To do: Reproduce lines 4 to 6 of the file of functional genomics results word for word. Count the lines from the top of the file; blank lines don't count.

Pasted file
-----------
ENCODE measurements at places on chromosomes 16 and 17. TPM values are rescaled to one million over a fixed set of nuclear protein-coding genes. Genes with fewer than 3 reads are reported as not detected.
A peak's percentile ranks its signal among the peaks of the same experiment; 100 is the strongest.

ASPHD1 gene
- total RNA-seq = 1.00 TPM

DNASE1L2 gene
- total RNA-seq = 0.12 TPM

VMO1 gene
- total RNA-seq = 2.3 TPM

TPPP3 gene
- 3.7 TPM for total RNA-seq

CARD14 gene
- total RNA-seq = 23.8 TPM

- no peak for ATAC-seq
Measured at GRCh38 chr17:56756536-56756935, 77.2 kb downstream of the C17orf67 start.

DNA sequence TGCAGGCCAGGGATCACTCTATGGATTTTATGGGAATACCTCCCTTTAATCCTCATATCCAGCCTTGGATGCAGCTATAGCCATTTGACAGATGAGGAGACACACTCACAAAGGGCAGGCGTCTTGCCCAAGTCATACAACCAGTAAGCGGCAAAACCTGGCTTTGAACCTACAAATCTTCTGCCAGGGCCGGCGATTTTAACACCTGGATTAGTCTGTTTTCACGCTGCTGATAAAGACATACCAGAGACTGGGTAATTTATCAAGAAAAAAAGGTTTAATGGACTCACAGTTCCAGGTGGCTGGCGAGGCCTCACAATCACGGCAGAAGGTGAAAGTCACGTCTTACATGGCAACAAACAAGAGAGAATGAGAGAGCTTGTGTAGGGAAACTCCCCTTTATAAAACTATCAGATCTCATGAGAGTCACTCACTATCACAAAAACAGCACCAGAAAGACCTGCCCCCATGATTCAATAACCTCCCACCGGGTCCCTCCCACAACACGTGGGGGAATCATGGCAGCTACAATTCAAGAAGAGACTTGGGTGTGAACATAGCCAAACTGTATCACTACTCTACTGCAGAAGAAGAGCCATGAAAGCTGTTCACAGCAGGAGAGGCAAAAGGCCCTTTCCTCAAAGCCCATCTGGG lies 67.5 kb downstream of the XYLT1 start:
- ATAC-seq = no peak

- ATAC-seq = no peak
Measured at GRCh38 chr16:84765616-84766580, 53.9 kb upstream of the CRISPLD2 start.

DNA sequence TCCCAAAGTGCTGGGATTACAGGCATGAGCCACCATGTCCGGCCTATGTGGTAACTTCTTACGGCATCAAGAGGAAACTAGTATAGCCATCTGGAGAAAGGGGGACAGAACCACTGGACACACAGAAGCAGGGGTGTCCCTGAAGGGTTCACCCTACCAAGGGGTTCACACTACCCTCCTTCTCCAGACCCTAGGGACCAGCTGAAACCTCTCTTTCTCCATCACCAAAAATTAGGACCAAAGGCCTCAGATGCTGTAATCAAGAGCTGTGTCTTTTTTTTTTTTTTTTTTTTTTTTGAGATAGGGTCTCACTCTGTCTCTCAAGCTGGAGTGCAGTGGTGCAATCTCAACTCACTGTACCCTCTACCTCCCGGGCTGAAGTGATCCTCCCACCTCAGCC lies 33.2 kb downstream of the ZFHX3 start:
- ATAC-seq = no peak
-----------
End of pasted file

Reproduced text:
- total RNA-seq = 1.00 TPM

DNASE1L2 gene
- total RNA-seq = 0.12 TPM